Welcome to the podcast. I'm your host Robert Massey. Thank you so much for being here today! This is a super special episode as we've hit the half-way mark of 100 with this episode. That's right, this is episode 50 of the Travel and Adventure Photography School podcast. I am super stoked to have reached this milestone. Starting a podcast like this had been on my backburner for a while, but I kept putting it off. Until around this time last year, when I started writing and experimenting with how the first episode was going to go, and while a lot has changed since the launch of that first episode last January, one thing has stayed the same. This is all about making your travel and adventure photography game better. Thank you so much for being here on this journey with me.
With that in mind and with it being the new year, I thought I'd talk about something on many people's minds when the new year begins. Physical wellness. But, this isn't going to be about how lifting weights can change your life or how you need less sugar or anything (although you probably should lift more heavy things and eat less sugar, all of us probably should). I want to talk about a few things that I always do or have with me to stay fit and active and able to shoot all day long.
First off, a little bit about my own background with this stuff.
In the fall of 2018, I went on my annual hut trip with my brother in law and some friends. We were headed into bow hut in Banff National Park. Honestly, it's a pretty straightforward trip into the hut; about 8 km, a few hundred meters of elevation gain, and a bit of route finding through a boulder field. But really, pretty easy. Let's just say things did not go well on this trip, and it was a turning point for me. I was exhausted just a few km into the hike, and about 1 km from the hut, I dislocated my knee. I've had knee problems most of my life, so I knew what to do, but it was still excruciating.
I put my knee back into place, and instead of trying to hike back out, we made our way up to the hut where I could ice my knee and hope it would be better the next day for the trip back out. Let's just say I made it, but the hike out was not a fun one. Thanks so much to my friend Sarah for taking my bag and giving me her lighter one! That made a huge difference. Honestly, this was probably the worst hut trip I've ever been on. I was in pain, I was tired, and my whole body hurt. When we got back to the truck, I crashed hard and slept most of the way home. After that, it was weeks of recovery before I felt right again. This was when I decided enough was enough. I hadn't focused on my fitness at all since finishing school in 2015, and it was really showing. But this trip made me realize just how bad things had gotten. I was decrepit, in my brother in laws words when we were talking about this trip recently. And I really was. So, I got serious about getting better. And it has made a world of difference for me. I started going to the gym six days a week, worked on a specific fitness plan and dietary plan and changed everything around. But it was this trip that made me realize I needed to do that. I saw only two options in front of me. Give up adventuring and travel and seeing marvellous places with my camera or get healthy and get to see more amazing things. I chose health.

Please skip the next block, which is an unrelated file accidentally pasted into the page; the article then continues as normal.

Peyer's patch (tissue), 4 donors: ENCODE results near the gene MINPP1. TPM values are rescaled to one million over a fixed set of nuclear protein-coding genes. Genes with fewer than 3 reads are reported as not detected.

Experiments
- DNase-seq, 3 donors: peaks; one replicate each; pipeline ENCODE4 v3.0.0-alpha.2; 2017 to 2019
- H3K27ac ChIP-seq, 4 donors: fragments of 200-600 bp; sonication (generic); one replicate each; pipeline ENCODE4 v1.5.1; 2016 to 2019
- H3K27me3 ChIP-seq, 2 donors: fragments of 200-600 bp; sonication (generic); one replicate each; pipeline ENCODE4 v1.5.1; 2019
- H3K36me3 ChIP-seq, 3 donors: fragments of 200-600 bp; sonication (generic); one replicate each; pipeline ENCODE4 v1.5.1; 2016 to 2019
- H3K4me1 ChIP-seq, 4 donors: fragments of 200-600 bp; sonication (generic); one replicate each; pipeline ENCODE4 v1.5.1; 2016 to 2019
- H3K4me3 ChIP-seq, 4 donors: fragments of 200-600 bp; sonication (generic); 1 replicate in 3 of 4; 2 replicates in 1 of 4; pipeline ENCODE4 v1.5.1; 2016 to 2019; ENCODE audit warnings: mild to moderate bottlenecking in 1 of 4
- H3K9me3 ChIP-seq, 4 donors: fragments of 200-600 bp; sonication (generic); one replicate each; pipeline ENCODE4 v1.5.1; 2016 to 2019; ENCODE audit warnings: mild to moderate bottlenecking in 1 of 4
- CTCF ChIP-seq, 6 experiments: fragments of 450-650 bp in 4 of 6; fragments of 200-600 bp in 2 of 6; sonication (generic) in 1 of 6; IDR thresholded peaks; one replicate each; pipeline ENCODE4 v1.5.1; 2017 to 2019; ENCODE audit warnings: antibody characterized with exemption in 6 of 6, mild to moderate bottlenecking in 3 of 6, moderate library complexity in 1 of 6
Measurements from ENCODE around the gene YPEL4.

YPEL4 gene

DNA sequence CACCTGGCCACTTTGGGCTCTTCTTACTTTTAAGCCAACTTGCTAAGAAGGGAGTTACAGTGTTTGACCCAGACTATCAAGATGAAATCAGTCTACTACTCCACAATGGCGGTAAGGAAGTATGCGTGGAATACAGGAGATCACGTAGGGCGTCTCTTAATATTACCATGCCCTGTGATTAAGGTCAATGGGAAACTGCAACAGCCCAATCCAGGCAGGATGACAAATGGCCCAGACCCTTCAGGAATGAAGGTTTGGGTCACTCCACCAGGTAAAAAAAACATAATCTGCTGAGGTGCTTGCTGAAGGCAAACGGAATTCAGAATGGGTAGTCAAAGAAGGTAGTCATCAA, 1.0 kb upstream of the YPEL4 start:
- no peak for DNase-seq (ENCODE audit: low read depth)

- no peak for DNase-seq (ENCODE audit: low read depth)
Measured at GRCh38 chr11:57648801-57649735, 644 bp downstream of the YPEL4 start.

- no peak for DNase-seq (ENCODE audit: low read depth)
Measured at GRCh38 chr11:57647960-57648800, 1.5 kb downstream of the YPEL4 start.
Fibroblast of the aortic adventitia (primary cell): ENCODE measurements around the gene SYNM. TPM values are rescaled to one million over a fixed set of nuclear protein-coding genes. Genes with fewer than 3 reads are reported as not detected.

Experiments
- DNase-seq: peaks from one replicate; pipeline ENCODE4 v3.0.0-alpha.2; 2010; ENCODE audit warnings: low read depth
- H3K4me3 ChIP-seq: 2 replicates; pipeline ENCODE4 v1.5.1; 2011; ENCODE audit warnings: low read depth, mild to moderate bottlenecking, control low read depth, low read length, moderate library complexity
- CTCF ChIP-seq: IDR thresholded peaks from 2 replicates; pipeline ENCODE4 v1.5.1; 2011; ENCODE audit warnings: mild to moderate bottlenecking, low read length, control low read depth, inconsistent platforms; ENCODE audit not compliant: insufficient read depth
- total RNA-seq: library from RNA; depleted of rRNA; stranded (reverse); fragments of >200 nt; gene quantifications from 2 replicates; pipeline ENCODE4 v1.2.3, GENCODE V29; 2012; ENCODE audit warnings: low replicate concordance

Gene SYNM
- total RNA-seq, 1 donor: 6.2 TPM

But, I, unfortunately, have a body that tightens up very easily. My muscles cramp and cause tightness, and I've got hypermobility, meaning my joints can bend and move in fun and not always healthy ways. All of this means I need to focus a lot on stabilization and recovery to ensure I can keep moving. Without specific protocols after hikes or runs, my legs lock up, and without focusing on stretching, my shoulders and back will be painful for days.
And, as all of you likely know, travelling and adventuring are hard enough on the body without adding in the extra weight of cameras, lenses, and tripods. Or the way we contort our bodies to get specific shots. This is why wellness to me is so essential. It is the only thing that keeps me going and shooting, and without particular things that I can do anywhere in the world, I wouldn't be able to adventure. Today, I want to give you the four things that I always do or have with me that allow me to keep moving day in and day out.
Tip #1: Rollers
Alright, first off are rollers.
These come in various shapes and sizes. I have a little tiny roller that I throw in my backpacking kit that's smaller than a baseball and huge foam rollers that are five feet long so I can lay on them at home.
Rollers are meant to be moved across tight muscles as a form of muscle relief and relaxation. It's kind of like giving yourself a massage. You can use them on pretty much every muscle in the body. Just make sure to avoid your joints. There are many different exercises for these and ways people use them, but to get started for yourself, all you need is a hardball and a flat surface. Place the ball between the hard surface and your tight muscle, and then move the ball around until you find a painful point and then slowly use it to massage that sore spot. Let's use your back as an example. If my shoulder blade is feeling tight, I'll grab a street hockey ball, go lean against a wall and place the ball on my upper back between me and the wall. I'll then slowly move around until I find the point feeling sore and then press back into the ball on the wall to help release the muscle.
It feels incredible and has meant so many times that I could keep going even just a few minutes later.
I use rollers primarily to do two things, roll out tight muscles after a hike (mainly in my glutes and hips) and to help unlock my traps and upper back muscles after carrying a heavy bag around. Everyone has different muscles that get tight, but rolling is one of the easiest ways to help them while you are out. And getting a little ball to do this with is easy and very lightweight.